The current archaeological project has been ongoing for five years, but there were artifacts recovered in the 1990s. In fact, in 1998, the now famous Artognou Stone was uncovered with other 6th century relics. (Artognou, which is pronounced “Arthnou,” only added credence to belief that Tintagel was Arthur’s birthplace.) As noted by Britannia.com, scientists have been reluctant to read much into the Artognou Stone, awaiting further evidence before committing the engraved slate as a definitive piece of proof of the Arthurian legend.
The legend of King Arthur is one of the most enduring bits of folklore/mythology of the last millennia, coming as it does via popular novels and poems and, in recent history, various media formats in forms of books of “historic” fiction and fantasy, illustrations and animations, and, of course, theatrical plays and movies. Much of what the modern world knows comes from Sir Thomas Malory’s 15th century book, Le Morte d’Arthur, a set of fanciful tales of King Arthur and the Arthurian legends surrounding the chivalric and heroic deeds of the the king and his Knights of the Roundtable, most notably the quest for the Holy Grail (said to be the chalice from which the Christian prophet and savior, Jesus Christ, drank from at the Last Supper). Then followed Lord Alfred Tennyson’s Idylls Of The King, a now-classic work of poetry detailing the legends of King Arthur.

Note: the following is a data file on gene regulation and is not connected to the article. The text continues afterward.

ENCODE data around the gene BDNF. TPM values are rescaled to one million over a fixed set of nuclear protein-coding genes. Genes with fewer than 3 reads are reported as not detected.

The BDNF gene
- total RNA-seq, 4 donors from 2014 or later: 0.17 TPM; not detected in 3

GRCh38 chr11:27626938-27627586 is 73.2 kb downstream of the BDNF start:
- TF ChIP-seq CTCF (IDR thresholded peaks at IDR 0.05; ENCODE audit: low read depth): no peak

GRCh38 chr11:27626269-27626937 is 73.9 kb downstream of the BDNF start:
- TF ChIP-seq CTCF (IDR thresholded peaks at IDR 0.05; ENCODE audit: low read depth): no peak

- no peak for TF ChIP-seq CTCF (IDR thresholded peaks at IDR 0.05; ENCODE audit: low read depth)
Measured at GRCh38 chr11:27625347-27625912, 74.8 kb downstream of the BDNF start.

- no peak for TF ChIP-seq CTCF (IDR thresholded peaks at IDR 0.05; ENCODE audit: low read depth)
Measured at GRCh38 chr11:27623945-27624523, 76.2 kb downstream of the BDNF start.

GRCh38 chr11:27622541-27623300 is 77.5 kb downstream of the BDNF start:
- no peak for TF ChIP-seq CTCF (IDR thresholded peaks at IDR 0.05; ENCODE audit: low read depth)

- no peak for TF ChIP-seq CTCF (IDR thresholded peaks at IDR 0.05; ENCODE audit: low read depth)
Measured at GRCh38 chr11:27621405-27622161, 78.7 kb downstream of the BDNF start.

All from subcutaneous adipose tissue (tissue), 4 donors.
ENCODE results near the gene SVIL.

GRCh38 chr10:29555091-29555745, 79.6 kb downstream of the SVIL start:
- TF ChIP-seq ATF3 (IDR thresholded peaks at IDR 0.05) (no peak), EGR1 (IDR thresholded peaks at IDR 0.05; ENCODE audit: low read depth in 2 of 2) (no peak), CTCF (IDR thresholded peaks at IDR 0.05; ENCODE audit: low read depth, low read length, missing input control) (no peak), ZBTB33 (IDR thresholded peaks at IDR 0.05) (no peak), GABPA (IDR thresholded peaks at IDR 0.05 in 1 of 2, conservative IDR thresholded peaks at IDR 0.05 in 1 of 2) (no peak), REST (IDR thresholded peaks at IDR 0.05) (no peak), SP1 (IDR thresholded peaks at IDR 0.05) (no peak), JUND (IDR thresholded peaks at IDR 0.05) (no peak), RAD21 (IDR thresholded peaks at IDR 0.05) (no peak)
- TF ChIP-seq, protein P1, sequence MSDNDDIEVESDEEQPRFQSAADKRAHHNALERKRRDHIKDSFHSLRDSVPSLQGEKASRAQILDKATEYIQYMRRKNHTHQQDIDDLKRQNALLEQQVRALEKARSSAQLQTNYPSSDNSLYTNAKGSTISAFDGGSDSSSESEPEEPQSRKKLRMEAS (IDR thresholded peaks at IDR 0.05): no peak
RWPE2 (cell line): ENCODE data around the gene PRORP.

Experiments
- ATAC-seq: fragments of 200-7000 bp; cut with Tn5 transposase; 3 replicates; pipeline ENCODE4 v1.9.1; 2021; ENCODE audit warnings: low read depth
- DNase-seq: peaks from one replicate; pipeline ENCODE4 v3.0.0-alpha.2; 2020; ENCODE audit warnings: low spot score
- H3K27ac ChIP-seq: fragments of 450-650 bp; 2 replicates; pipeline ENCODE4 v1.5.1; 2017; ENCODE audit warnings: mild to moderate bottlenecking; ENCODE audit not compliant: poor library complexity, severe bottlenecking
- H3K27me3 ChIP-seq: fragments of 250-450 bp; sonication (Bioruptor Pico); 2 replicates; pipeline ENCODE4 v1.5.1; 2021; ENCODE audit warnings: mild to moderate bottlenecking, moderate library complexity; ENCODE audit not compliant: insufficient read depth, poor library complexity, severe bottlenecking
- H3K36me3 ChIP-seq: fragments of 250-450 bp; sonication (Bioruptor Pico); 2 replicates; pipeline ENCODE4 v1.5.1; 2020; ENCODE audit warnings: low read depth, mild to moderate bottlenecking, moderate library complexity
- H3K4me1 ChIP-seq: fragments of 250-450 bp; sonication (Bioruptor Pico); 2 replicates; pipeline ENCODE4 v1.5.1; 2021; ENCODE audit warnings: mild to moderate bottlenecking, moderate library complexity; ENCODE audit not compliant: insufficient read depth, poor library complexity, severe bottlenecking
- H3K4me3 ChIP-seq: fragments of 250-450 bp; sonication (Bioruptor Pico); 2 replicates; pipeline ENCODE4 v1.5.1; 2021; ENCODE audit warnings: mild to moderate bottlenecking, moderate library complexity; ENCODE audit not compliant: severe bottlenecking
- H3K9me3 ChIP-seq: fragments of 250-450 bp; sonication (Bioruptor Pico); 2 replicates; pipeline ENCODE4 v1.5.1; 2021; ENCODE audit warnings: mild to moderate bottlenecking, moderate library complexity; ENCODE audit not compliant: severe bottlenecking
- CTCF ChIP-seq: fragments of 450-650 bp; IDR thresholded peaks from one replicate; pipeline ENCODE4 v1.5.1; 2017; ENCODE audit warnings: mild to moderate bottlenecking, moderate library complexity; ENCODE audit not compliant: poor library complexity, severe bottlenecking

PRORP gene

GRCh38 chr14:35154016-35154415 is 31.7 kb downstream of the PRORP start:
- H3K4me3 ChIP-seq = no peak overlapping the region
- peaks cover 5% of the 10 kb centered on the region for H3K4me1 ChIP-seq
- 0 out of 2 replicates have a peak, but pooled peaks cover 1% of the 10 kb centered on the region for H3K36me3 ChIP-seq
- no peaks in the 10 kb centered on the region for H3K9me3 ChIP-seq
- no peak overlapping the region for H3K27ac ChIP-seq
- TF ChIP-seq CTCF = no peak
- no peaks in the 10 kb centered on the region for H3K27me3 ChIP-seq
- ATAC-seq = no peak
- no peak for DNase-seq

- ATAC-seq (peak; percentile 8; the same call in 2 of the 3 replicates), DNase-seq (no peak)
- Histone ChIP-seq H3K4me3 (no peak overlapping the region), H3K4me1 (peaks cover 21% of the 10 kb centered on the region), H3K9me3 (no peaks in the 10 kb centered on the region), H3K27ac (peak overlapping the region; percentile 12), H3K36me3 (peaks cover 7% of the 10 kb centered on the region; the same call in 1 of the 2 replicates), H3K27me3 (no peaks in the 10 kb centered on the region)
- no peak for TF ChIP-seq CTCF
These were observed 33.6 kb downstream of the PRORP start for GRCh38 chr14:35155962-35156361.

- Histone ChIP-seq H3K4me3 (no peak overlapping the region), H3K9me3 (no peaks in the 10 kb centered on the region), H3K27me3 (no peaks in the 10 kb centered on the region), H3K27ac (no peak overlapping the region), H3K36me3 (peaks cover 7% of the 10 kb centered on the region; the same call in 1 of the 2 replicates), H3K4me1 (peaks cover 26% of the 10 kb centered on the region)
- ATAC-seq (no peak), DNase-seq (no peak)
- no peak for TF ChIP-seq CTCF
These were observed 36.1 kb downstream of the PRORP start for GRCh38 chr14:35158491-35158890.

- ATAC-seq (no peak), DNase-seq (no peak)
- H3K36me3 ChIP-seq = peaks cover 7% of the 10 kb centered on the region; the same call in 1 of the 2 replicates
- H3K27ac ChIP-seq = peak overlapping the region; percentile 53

More modern renditions of the King Arthur legend include bestselling book series like Mary Stewart’s Merlin Series (which begins with the now classic The Crystal Cave), T. H. White’s The Once And Future King series (from which the Disney film, “The Sword In The Stone,” was adapted), and Stephen R. Lawhead’s quintet, The Pendragon Cycle. There have been dozens of films made concerning King Arthur, Sir Lancelot, and the times of Knights of the Roundtable, including the upcoming Guy Ritchie-directed King Arthur: Legend Of The Sword and the iconic 1975 comedy, Monty Python and the Holy Grail.